The rate of inflation fell to a five-year low last month, according to official figures.
Economists were expecting the Consumer Prices Index (CPI) - the official measure of the cost of living - to fall from 1.6% in August to 1.3% in September. However, significantly lower energy bills and food prices compared to the same month the previous year meant inflation fell to a rate of just 1.1% last month - its lowest level for five years.
The Bank of England is responsible for ensuring inflation remains within 100 basis points of its 2% target. If CPI falls below 1%, the central bank's governor Mervyn King will be forced to write a letter of explanation to chancellor Alistair Darling.
Jonathan Loynes, chief European economist at Capital Economics, says the sharper-than-expected fall in the rate of inflation means the UK economy is still "pretty subdued". This is despite action taken by the Bank of England to kick-start the economic recovery - namely, the record-low interest rate and quantitative easing (the creation of new money).
"Ordinarily when governments print money, sell bonds, nationalise banks and go on an enormous ‘quantitative easing’ spree, the eventual outcome is inflation," says James Hughes, chief economist at Black Swan Capital Wealth Management.
“However, the UK’s problems - comprising a massive budget deficit, ageing population, unsustainable welfare system and uncompetitive exchange rate - are so deep and fundamental that the increased money supply is not yet feeding through to prices, and may not do so for some time."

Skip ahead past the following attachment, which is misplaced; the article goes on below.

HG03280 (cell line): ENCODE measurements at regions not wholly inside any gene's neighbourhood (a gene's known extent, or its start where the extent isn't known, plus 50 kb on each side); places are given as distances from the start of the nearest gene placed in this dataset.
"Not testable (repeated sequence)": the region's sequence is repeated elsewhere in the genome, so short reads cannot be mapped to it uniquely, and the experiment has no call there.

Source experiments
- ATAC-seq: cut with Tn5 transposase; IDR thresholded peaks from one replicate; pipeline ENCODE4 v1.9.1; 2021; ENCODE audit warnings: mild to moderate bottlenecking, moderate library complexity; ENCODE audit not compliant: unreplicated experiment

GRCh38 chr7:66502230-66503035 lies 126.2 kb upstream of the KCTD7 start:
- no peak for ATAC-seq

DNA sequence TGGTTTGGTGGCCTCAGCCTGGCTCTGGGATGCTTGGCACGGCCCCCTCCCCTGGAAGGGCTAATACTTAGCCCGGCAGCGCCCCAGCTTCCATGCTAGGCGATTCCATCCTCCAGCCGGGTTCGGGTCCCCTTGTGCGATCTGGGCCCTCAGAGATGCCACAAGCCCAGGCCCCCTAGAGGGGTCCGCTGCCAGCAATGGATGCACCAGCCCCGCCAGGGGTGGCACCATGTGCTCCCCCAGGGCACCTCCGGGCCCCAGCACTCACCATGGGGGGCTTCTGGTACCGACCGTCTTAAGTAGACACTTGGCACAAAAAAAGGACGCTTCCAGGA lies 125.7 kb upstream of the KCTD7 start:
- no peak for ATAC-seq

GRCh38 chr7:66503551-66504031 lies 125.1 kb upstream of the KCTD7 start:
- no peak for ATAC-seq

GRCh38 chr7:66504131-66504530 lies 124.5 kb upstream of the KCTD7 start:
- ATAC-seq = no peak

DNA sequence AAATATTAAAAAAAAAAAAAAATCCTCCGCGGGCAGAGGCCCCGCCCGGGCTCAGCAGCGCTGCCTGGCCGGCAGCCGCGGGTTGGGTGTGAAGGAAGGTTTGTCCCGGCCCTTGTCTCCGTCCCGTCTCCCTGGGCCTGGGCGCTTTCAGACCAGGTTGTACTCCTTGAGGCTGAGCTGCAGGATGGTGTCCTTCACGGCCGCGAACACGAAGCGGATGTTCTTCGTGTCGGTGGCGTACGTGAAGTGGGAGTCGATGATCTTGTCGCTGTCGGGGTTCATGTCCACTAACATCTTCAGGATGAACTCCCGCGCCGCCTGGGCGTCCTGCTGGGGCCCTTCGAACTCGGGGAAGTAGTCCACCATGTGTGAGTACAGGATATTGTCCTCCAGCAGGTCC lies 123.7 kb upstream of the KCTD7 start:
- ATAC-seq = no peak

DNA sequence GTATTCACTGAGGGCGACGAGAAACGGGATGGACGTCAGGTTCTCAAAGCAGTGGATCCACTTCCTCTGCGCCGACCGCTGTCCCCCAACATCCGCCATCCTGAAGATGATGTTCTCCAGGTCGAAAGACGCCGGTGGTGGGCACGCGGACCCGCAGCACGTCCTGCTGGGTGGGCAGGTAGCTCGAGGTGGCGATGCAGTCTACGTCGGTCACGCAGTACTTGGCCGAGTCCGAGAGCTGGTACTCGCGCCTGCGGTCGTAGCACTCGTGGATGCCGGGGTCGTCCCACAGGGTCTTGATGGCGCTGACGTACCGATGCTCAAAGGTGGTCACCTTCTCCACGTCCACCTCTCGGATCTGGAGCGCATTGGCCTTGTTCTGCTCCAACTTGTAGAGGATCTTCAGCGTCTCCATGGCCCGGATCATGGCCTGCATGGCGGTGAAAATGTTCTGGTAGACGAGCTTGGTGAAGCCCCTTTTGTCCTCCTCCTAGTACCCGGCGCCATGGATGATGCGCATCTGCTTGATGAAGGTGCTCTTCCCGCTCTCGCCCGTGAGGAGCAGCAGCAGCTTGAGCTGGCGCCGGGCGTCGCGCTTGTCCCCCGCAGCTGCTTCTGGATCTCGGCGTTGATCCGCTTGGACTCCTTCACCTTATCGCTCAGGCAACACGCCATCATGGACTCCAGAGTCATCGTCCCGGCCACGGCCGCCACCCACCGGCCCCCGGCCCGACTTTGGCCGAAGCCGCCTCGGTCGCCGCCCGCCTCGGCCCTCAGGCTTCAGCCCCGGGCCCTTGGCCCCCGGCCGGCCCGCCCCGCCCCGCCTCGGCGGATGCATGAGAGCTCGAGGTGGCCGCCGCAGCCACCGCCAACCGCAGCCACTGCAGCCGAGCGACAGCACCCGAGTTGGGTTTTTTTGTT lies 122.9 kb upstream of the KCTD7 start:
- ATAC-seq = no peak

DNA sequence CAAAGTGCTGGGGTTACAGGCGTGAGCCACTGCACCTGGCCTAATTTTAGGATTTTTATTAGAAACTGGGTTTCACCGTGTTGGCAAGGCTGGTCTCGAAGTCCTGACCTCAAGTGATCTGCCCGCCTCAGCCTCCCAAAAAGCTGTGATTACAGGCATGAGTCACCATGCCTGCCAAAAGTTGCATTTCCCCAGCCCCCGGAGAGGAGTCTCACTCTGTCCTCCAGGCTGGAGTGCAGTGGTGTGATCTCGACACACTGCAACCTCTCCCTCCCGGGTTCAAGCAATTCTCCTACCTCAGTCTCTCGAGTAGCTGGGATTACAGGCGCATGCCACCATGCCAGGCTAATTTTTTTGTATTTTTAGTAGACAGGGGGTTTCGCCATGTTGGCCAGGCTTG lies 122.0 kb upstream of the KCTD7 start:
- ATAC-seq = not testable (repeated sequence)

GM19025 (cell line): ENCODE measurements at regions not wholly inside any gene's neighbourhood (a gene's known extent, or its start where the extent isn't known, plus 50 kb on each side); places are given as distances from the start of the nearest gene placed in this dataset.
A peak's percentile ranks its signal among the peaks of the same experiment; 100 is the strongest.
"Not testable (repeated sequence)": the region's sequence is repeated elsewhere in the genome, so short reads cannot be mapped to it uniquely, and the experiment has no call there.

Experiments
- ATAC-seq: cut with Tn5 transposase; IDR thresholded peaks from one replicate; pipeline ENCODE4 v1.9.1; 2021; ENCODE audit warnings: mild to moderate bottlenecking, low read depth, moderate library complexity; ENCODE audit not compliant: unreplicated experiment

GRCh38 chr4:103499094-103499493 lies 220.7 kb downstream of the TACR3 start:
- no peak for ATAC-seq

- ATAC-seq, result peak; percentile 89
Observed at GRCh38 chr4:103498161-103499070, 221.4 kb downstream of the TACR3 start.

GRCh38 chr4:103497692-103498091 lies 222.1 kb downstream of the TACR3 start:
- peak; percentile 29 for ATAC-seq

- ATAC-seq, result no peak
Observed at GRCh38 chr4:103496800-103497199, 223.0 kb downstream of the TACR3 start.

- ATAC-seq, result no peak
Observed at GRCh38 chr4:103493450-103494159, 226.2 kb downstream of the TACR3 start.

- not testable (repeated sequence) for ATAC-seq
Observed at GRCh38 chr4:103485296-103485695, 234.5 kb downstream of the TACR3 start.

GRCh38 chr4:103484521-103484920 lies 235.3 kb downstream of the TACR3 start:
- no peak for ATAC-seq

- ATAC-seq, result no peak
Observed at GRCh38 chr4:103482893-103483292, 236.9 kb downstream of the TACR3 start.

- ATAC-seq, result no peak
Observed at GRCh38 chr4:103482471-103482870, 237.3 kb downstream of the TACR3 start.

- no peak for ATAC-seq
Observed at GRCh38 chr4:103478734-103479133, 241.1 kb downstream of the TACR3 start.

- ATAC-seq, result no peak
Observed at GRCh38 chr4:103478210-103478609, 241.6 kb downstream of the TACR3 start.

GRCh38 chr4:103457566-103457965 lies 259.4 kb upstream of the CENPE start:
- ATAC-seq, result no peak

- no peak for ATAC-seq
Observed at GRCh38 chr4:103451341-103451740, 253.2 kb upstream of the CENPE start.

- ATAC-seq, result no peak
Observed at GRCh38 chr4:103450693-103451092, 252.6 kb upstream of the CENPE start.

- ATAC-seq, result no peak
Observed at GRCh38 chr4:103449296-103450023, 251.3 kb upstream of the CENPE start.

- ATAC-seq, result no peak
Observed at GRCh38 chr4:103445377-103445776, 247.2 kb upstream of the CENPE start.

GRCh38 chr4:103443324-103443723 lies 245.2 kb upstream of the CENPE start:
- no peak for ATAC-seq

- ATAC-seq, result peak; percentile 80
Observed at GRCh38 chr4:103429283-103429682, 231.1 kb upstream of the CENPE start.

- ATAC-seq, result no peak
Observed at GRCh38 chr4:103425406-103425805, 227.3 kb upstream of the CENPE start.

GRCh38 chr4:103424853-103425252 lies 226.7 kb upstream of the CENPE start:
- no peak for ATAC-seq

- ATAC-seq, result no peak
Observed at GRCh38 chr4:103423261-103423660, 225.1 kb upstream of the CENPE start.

Meanwhile the Retail Prices Index (RPI), which includes mortgage costs, dropped to -1.4% from -1.3% the previous year.
The figures have prompted sterling to plummet to a six-month low against the euro.
Hughes adds: "The inevitable inflation may not arrive until sterling weakens further and the rest of the world economy starts to recover rather more impressively."
Loynes, however, expects the downward pressures on inflation to fade over the coming months, meaning CPI will move back to - and probably beyond - the 2% target at the turn of the year. VAT is due to return to 17.5% at the start on 2010, which will also help bring inflation back to target.
However, he admits that there is still a risk that core inflation could turn negative: "The downward pressure of the huge amount of spare capacity in the economy should eventually push it down sharply, keeping alive the threat of a period of outright deflation late next year or beyond."